Can the Tax Office Check Your Bank Accounts?

The Internal Revenue Service (IRS) is likely already aware of many of your financial accounts, and they can obtain information about how much money is in them. Having a bank account can help to establish your income, particularly if you receive payments by check. Copies of deposit slips, cashed checks, and bank statements can all be used to support your claims. It is also recommended that you keep a separate bank account for your company and avoid mixing it with your personal bank account. Despite Republican accusations that the IRS wants to spy on taxpayers, it is important to note that banks would not report individual transactions, only an annual total of deposits and withdrawals.

Furthermore, if the IRS suspects that you have been lying on your tax return, they will stop at nothing to investigate. If you are required to collect sales tax on the items or services you provide, it is recommended that you set up a separate account or sub-account to place that income and keep it separate from the rest of your company's revenues. The IRS could look for discrepancies between a taxpayer's total bank deposits and withdrawals and their reported income. Her Majesty's Revenue and Customs (HMRC) has the power to obtain relevant information from taxpayers to verify that they are paying the correct amount of income taxes, capital gains taxes, corporate tax, and Value Added Tax (VAT). The Biden administration has proposed giving the IRS the authority to search people's bank accounts as a tool to help find tax traps.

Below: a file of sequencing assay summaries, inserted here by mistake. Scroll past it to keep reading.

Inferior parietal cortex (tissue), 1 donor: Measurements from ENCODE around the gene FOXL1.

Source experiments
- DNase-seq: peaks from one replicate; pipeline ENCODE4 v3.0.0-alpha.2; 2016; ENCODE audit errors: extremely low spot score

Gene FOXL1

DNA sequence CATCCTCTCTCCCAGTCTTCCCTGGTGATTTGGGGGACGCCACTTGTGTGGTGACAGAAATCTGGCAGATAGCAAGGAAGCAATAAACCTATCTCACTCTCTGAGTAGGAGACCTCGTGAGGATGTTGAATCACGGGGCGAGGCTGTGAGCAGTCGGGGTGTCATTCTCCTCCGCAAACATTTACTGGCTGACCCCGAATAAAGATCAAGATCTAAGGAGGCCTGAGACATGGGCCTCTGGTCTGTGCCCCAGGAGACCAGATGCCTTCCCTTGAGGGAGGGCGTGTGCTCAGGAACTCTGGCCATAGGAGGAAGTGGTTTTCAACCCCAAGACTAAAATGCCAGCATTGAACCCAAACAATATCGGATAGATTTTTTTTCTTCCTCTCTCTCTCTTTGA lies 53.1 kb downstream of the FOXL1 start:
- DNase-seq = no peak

It is advised that you do not touch this account except to use the money to pay the state when your sales tax returns are due. If the new proposals from the Office of Tax Simplification become law, the tax collector could access your financial data even if it is not being investigated. Tax inspectors are also now working covertly, in disguise and as a team to eradicate suspicious behavior. These are some of the other methods - some high-tech and others very traditional - that tax authorities use to catch those who are not paying their taxes. The Biden administration wants to improve the tax collector's financial radar by requiring banks and other institutions to tell the IRS how much money goes in and out of individual accounts each year.

Rob Nichols, president of the American Bankers Association, recognizes that combating tax evasion is an important goal for the government but insists that the proposed reporting requirement is not the right way to do so. Sometimes checks are offered or there is the possibility of “temporarily parking” money in a current account which does not generate any income and therefore does not generate any tax liability. This could also deter tax evasion in much the same way as drivers are less likely to speed when they know there is a police officer around the corner with a radar gun. If the Department of Revenue has questions about a person's tax matters, they will look for any information they can find about that person including Facebook posts and tweets. If HMRC is investigating a taxpayer, they have the power to issue a “notice to third parties” requesting information from banks and other financial institutions.